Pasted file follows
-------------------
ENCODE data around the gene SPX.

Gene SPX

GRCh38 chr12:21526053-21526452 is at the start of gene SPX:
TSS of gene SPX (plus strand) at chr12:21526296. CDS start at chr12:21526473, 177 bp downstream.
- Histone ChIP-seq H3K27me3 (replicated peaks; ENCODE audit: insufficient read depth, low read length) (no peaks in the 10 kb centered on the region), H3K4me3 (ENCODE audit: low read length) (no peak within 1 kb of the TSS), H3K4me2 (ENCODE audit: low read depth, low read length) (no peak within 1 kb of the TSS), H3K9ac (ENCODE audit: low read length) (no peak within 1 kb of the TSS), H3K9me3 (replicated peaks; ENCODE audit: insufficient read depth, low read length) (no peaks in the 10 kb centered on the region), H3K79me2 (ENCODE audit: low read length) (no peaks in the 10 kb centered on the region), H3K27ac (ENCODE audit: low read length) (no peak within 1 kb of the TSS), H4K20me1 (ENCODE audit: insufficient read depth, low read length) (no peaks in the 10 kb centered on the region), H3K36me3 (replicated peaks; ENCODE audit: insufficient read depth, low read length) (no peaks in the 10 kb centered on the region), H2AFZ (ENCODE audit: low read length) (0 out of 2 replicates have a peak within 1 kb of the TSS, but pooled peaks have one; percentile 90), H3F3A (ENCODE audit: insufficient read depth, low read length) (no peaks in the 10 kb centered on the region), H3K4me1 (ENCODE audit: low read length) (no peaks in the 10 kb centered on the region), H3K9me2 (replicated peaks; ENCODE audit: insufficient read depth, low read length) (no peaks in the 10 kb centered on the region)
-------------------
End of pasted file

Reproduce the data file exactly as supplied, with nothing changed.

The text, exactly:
ENCODE data around the gene SPX.

Gene SPX

GRCh38 chr12:21526053-21526452 is at the start of gene SPX:
TSS of gene SPX (plus strand) at chr12:21526296. CDS start at chr12:21526473, 177 bp downstream.
- Histone ChIP-seq H3K27me3 (replicated peaks; ENCODE audit: insufficient read depth, low read length) (no peaks in the 10 kb centered on the region), H3K4me3 (ENCODE audit: low read length) (no peak within 1 kb of the TSS), H3K4me2 (ENCODE audit: low read depth, low read length) (no peak within 1 kb of the TSS), H3K9ac (ENCODE audit: low read length) (no peak within 1 kb of the TSS), H3K9me3 (replicated peaks; ENCODE audit: insufficient read depth, low read length) (no peaks in the 10 kb centered on the region), H3K79me2 (ENCODE audit: low read length) (no peaks in the 10 kb centered on the region), H3K27ac (ENCODE audit: low read length) (no peak within 1 kb of the TSS), H4K20me1 (ENCODE audit: insufficient read depth, low read length) (no peaks in the 10 kb centered on the region), H3K36me3 (replicated peaks; ENCODE audit: insufficient read depth, low read length) (no peaks in the 10 kb centered on the region), H2AFZ (ENCODE audit: low read length) (0 out of 2 replicates have a peak within 1 kb of the TSS, but pooled peaks have one; percentile 90), H3F3A (ENCODE audit: insufficient read depth, low read length) (no peaks in the 10 kb centered on the region), H3K4me1 (ENCODE audit: low read length) (no peaks in the 10 kb centered on the region), H3K9me2 (replicated peaks; ENCODE audit: insufficient read depth, low read length) (no peaks in the 10 kb centered on the region)